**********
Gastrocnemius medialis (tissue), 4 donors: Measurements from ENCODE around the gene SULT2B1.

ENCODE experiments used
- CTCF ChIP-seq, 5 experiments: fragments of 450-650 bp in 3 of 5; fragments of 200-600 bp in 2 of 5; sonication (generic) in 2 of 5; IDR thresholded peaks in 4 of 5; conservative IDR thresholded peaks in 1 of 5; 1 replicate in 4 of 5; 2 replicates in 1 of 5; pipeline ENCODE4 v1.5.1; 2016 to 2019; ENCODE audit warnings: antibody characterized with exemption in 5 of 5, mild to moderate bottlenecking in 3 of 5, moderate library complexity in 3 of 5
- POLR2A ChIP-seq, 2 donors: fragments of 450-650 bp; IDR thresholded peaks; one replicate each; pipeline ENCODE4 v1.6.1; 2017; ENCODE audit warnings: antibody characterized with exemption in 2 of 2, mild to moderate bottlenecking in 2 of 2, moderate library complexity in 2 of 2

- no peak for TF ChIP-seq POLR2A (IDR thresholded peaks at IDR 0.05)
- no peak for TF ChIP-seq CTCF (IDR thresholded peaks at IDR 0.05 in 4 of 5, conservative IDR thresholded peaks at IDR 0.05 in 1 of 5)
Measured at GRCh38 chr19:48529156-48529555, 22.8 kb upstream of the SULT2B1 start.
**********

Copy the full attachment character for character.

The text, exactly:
Gastrocnemius medialis (tissue), 4 donors: Measurements from ENCODE around the gene SULT2B1.

ENCODE experiments used
- CTCF ChIP-seq, 5 experiments: fragments of 450-650 bp in 3 of 5; fragments of 200-600 bp in 2 of 5; sonication (generic) in 2 of 5; IDR thresholded peaks in 4 of 5; conservative IDR thresholded peaks in 1 of 5; 1 replicate in 4 of 5; 2 replicates in 1 of 5; pipeline ENCODE4 v1.5.1; 2016 to 2019; ENCODE audit warnings: antibody characterized with exemption in 5 of 5, mild to moderate bottlenecking in 3 of 5, moderate library complexity in 3 of 5
- POLR2A ChIP-seq, 2 donors: fragments of 450-650 bp; IDR thresholded peaks; one replicate each; pipeline ENCODE4 v1.6.1; 2017; ENCODE audit warnings: antibody characterized with exemption in 2 of 2, mild to moderate bottlenecking in 2 of 2, moderate library complexity in 2 of 2

- no peak for TF ChIP-seq POLR2A (IDR thresholded peaks at IDR 0.05)
- no peak for TF ChIP-seq CTCF (IDR thresholded peaks at IDR 0.05 in 4 of 5, conservative IDR thresholded peaks at IDR 0.05 in 1 of 5)
Measured at GRCh38 chr19:48529156-48529555, 22.8 kb upstream of the SULT2B1 start.